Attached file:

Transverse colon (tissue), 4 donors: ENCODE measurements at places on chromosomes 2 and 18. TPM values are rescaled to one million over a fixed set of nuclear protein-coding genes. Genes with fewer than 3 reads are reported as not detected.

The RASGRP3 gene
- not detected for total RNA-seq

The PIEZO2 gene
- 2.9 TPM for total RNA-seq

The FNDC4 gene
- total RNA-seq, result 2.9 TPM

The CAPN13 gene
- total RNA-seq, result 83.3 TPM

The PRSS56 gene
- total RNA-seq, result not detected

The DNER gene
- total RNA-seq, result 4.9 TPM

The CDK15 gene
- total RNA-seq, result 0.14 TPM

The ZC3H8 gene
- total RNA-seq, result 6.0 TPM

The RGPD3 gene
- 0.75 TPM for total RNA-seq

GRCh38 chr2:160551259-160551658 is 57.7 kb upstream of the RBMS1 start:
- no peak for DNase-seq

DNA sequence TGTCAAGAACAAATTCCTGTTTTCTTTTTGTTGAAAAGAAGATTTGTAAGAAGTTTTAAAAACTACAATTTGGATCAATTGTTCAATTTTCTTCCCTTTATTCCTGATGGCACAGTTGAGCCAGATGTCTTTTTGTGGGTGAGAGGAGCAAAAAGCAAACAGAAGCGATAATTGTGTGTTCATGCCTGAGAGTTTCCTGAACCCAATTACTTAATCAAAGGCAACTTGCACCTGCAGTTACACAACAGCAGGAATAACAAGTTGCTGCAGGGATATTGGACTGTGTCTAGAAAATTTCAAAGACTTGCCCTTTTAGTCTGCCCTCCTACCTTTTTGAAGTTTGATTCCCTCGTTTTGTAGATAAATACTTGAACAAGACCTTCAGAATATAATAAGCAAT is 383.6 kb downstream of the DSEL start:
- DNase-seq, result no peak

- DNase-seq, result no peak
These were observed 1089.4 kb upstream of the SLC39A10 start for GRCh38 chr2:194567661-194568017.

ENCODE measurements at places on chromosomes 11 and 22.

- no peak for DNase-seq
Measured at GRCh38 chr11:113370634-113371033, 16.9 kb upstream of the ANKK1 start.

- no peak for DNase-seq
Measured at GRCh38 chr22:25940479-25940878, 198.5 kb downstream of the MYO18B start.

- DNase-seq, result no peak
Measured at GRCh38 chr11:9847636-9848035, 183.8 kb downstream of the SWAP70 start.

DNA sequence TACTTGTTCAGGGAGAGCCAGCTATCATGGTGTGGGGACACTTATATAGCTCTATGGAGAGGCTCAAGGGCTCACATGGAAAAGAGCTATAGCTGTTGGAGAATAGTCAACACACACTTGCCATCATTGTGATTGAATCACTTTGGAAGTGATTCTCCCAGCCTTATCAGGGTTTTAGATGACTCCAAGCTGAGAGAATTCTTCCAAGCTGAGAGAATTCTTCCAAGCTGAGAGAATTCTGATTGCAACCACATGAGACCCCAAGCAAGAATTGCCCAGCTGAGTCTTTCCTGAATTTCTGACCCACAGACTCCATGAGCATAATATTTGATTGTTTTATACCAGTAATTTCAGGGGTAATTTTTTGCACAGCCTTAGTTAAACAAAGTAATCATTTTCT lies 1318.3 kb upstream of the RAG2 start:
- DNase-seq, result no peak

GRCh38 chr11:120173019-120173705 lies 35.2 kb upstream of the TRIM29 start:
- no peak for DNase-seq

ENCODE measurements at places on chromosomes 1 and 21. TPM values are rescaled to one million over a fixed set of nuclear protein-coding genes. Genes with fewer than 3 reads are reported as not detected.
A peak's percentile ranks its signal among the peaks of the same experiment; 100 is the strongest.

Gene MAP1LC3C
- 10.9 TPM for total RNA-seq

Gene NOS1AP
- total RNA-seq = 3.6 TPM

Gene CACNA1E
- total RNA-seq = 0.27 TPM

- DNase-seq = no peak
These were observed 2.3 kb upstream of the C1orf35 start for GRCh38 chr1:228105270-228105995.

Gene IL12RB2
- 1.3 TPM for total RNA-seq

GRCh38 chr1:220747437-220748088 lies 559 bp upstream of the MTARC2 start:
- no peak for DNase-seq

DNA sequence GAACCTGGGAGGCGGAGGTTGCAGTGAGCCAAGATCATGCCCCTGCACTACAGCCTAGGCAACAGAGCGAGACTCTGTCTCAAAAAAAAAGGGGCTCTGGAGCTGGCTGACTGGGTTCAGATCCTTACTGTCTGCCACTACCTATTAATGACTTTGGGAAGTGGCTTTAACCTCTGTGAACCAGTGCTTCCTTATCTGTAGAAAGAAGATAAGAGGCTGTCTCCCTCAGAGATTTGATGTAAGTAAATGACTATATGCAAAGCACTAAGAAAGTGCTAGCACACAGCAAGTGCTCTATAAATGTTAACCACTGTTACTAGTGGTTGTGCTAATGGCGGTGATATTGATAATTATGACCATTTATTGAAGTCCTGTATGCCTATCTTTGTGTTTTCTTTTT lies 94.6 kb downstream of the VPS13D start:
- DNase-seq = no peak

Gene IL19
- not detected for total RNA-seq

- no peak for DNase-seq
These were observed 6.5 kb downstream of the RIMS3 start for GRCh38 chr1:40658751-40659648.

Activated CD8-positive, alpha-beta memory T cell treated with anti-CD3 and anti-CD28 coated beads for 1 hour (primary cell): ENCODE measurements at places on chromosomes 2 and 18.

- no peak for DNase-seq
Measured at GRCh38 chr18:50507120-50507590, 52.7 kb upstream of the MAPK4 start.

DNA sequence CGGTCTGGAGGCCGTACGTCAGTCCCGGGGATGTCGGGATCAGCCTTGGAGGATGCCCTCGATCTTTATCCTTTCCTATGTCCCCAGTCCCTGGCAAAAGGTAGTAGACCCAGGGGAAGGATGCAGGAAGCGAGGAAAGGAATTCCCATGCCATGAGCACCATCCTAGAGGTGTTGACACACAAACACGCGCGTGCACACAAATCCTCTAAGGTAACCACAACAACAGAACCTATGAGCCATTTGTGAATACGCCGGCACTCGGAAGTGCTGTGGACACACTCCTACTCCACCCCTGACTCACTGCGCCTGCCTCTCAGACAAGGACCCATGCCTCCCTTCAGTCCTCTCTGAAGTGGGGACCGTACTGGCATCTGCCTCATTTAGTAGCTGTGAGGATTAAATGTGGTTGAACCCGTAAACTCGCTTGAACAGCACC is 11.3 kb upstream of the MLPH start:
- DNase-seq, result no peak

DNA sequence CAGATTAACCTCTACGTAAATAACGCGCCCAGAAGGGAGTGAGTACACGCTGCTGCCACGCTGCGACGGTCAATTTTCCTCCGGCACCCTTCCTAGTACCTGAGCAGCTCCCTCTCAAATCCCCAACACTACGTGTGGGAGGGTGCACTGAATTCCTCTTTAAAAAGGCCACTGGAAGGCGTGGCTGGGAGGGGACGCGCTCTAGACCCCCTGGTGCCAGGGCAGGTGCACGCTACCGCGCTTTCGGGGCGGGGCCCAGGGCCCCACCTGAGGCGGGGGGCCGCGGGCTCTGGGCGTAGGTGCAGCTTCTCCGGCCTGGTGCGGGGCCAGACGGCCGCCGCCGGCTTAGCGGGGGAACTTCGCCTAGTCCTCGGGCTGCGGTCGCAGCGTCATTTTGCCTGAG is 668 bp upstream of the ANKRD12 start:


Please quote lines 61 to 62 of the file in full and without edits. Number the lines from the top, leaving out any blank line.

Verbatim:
- DNase-seq, result no peak

DNA sequence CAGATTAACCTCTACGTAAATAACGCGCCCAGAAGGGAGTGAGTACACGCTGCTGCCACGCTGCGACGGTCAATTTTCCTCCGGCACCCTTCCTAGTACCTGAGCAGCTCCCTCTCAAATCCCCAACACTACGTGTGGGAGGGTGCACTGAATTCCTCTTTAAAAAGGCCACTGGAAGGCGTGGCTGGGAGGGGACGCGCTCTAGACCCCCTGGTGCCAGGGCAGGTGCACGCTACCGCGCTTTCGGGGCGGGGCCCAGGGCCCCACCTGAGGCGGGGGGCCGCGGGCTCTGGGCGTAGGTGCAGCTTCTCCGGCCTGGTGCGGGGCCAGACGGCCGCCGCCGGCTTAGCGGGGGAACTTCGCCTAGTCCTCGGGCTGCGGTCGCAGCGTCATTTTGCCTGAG is 668 bp upstream of the ANKRD12 start: